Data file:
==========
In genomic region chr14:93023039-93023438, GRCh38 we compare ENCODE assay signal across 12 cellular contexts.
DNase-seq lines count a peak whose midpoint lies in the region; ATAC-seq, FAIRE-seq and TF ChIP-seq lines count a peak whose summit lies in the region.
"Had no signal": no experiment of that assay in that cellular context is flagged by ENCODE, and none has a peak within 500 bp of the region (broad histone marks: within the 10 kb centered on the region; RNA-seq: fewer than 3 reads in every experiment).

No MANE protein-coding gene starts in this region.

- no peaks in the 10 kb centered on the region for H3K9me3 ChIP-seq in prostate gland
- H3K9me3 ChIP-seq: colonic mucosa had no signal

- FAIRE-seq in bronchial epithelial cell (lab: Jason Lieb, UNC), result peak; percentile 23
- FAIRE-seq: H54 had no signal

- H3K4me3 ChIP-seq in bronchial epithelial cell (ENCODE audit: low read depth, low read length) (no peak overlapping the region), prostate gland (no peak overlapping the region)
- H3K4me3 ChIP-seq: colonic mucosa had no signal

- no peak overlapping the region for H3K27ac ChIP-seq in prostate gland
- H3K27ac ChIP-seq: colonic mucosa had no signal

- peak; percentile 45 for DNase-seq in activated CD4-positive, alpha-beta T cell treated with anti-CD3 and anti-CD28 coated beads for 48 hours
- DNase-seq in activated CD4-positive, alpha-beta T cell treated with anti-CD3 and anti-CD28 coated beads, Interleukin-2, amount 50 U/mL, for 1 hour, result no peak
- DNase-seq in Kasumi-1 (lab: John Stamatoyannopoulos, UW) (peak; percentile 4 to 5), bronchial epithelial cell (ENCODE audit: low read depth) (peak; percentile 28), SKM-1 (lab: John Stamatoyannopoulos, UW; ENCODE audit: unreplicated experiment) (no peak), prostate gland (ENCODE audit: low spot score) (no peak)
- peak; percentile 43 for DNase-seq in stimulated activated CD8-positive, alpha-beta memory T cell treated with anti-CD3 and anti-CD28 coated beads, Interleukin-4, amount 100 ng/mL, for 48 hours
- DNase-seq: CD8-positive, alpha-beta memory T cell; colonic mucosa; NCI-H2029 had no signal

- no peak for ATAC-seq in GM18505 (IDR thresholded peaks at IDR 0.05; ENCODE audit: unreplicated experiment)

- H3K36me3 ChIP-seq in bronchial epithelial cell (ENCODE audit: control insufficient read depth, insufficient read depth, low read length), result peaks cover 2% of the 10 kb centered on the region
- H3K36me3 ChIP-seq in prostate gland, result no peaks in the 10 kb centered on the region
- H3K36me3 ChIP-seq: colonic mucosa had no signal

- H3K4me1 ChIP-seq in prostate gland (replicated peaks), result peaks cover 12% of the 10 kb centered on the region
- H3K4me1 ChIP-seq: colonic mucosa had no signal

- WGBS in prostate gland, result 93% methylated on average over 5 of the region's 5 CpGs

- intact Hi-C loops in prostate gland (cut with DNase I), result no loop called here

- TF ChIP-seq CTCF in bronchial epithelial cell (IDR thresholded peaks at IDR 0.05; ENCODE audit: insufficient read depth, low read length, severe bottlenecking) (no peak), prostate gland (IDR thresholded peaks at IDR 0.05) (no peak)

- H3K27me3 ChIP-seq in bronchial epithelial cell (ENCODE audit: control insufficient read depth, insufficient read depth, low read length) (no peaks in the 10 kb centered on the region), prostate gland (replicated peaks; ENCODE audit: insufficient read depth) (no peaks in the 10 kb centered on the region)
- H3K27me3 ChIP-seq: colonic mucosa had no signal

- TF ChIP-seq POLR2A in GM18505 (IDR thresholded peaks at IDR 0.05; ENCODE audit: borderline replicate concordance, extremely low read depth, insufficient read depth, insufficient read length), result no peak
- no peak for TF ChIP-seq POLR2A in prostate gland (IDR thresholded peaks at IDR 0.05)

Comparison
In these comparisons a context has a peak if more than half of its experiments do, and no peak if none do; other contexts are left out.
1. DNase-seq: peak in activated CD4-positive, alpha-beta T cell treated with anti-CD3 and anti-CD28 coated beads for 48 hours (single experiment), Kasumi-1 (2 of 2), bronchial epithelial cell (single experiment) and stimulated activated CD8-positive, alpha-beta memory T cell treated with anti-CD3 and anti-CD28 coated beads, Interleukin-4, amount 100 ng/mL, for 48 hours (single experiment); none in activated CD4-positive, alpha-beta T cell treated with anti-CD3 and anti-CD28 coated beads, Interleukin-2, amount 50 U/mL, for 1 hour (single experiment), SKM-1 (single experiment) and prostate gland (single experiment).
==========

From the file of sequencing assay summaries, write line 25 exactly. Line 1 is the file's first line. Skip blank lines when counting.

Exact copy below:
- intact Hi-C loops in prostate gland (cut with DNase I), result no loop called here